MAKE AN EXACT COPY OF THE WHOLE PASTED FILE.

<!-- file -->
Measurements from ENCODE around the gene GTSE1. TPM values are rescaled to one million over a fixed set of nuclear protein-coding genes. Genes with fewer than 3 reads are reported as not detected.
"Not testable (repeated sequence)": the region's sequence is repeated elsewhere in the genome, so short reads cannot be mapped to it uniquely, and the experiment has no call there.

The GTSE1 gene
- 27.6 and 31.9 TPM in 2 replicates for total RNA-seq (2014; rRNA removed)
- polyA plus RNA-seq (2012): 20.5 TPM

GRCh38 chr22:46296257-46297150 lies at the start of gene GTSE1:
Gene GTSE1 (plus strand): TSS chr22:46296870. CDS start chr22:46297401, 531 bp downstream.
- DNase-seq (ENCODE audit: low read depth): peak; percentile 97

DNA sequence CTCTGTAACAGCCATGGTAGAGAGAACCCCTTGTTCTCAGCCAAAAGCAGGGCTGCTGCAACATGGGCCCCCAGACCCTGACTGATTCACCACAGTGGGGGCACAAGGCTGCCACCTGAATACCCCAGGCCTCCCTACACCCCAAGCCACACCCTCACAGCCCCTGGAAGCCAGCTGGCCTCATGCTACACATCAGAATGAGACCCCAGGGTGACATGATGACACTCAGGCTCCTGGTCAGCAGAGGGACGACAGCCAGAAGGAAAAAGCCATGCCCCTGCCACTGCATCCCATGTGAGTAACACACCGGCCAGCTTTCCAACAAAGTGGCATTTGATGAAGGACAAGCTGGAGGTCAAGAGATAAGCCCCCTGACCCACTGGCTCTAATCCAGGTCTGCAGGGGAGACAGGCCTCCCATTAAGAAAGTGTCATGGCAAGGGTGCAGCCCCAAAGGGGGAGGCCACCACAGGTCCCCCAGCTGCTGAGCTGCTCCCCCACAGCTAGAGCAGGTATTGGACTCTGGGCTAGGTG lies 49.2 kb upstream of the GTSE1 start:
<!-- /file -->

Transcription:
Measurements from ENCODE around the gene GTSE1. TPM values are rescaled to one million over a fixed set of nuclear protein-coding genes. Genes with fewer than 3 reads are reported as not detected.
"Not testable (repeated sequence)": the region's sequence is repeated elsewhere in the genome, so short reads cannot be mapped to it uniquely, and the experiment has no call there.

The GTSE1 gene
- 27.6 and 31.9 TPM in 2 replicates for total RNA-seq (2014; rRNA removed)
- polyA plus RNA-seq (2012): 20.5 TPM

GRCh38 chr22:46296257-46297150 lies at the start of gene GTSE1:
Gene GTSE1 (plus strand): TSS chr22:46296870. CDS start chr22:46297401, 531 bp downstream.
- DNase-seq (ENCODE audit: low read depth): peak; percentile 97

DNA sequence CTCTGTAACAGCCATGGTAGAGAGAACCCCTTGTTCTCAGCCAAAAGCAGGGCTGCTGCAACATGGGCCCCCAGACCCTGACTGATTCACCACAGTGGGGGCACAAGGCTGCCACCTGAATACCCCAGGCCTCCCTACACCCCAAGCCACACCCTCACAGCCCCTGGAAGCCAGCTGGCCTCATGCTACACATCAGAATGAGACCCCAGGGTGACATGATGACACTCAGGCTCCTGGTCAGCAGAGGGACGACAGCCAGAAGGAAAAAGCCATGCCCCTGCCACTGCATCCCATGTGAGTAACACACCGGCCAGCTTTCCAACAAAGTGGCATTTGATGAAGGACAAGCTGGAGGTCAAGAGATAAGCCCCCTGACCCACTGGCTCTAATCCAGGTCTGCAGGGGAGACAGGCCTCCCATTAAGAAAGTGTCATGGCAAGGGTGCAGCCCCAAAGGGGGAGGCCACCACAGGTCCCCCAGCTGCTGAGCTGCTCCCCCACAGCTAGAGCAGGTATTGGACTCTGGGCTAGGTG lies 49.2 kb upstream of the GTSE1 start: